Analytics, so hot right now. But how do you get started? People from all sorts of background and levels of expertise have contributed valuable work to hockey analytics, but the journey can feel daunting.
In this post, I want to lay out my personal advice for what knowledge and skills are needed and how to get them. Your mileage will vary, but I think much of this will be useful to anyone who is interested in starting to do their own analytics research or writing.
In my mind, there are three fundamental steps to starting your own hockey research project:
- A question or area you want to study based on your knowledge of past work and your personal interests.
- The data that will enable your work.
- The data science technical skill set to actually conduct the analysis. I’ll cover each of these phases in their own section.
These three steps need not be sequential; in fact, they almost certainly won’t be. Hockey analysis is a constant process of growth in all of these areas, and they’ll generate feedback loops that enforce one another. Similarly, this article does not need to be read in its totality or in the order it’s presented. It is intended as a resource you can turn to whenever needed.
Part 1: Domain Expertise
1A: Picking Your Topic
Any type of data science work requires some degree of domain expertise, and hockey is no different. To get started, you need to know enough about hockey to formulate questions and research what prior work has been done on the topic.
“Figure out what to write about” may not seem like a challenge to many, but it is worth addressing. Plenty of fans think and talk about hockey all the time, but it takes additional work to develop that into a rigorous area of study.
That said, general hockey discussions remain my best source of ideas. Reading articles, joining Twitter discussions, and listening to hockey podcasts have all provided inspiration for topics. And of course, watching the game itself will prompt ideas.
Sometimes the subject can quickly be formulated as a specific question. For example, should teams pull their goalie on the powerplay is clear and concise; the challenges come from designing an analysis that answers it. Other topics are broader. You may be wondering what the best neutral zone strategy is. Or just come across an interesting dataset and want to find the most important insights within it. These are all valid, but some will require additional work to add structure.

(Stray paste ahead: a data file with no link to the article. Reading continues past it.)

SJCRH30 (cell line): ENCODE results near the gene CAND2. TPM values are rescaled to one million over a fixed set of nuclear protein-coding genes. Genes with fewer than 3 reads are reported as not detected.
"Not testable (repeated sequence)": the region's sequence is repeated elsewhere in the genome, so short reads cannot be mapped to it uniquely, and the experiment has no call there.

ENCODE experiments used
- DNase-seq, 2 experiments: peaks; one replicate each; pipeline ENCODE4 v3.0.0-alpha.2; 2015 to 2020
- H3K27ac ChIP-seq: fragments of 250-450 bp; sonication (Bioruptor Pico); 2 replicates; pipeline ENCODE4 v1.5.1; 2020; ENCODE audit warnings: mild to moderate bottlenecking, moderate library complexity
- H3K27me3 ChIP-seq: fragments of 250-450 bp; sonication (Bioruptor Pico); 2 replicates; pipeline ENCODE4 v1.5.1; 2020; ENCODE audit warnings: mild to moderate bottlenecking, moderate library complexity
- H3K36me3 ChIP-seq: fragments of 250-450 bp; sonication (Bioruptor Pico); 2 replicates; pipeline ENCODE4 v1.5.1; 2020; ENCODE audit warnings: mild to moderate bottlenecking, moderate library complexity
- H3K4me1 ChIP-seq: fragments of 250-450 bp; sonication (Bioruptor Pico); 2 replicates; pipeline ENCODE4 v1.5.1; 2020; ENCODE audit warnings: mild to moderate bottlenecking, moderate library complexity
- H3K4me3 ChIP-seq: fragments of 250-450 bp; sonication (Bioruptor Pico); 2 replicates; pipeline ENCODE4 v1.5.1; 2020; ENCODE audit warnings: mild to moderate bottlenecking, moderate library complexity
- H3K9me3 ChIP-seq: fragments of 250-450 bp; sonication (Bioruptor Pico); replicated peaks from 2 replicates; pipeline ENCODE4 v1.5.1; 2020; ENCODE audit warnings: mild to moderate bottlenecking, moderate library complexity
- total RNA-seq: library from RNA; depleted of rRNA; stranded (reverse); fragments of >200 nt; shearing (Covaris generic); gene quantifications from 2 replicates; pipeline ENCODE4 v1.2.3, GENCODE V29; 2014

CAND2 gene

Whatever you pick, it is not permanent. Every serious analyst I know has a long list of areas they would like to look into and has other projects they’ve abandoned midway. Save all your ideas and review them, making modifications along the way, so that it’s easy to pick something up when you’re ready to work.
There’s no area of hockey that has been picked dry, but I think some are especially open to new research:
- NHL entry draft
- Special teams
- Neutral zone play
- Cap-based analysis
There are of interest to teams and fans, and they are all in a nice middle ground where some early work has been done but there is a lot of opportunity for growth. Building highly sophisticated machine learning tools like WAR or xG models can be fun – and you should go for them if you want to – but they are far from the only subjects available to study.
1B: Conducting Background Research
You’ll also want to take the time to read up on past analytics work. This has multiple purposes. The most obvious one is to see how others have studied topics similar to yours, and what they have found. There’s plenty of value in replicating or expanding that work, but it’s important to be in conversation with those studies rather than ignoring them. Past work will also inspire additional ideas and simply teach you more about hockey. Finally, reading studies is a great way to learn new methods and communication styles. As you read, note how the author presents his or her arguments.
Previous research is spread out across many sites, but the best central repository is undoubtedly metahockey.com. Meta Hockey compiles some of the best work from throughout the internet. It’s a great place to find work on a particular topic or to just browse sections.
Many other sources are worth your time as well; if you see a site frequently linked from Meta Hockey, check out their full archives. Obviously, Hockey Graphs is one such site, as is Outnumbered, NHL Numbers, Arctic Ice Hockey, The Athletic, and more. There are also quite a few academic papers that cover sports analytics and are readily available online. These papers tend to be more mathematically rigorous and are an underutilized resource.
Read as much as you can, but make it a boost to your process rather than a hurdle. It’s important that you don’t get paralyzed waiting to read everything (an impossible task) before you jump in yourself. Keep reading, but keep doing your own work at the same time.
Part 2: Data Gathering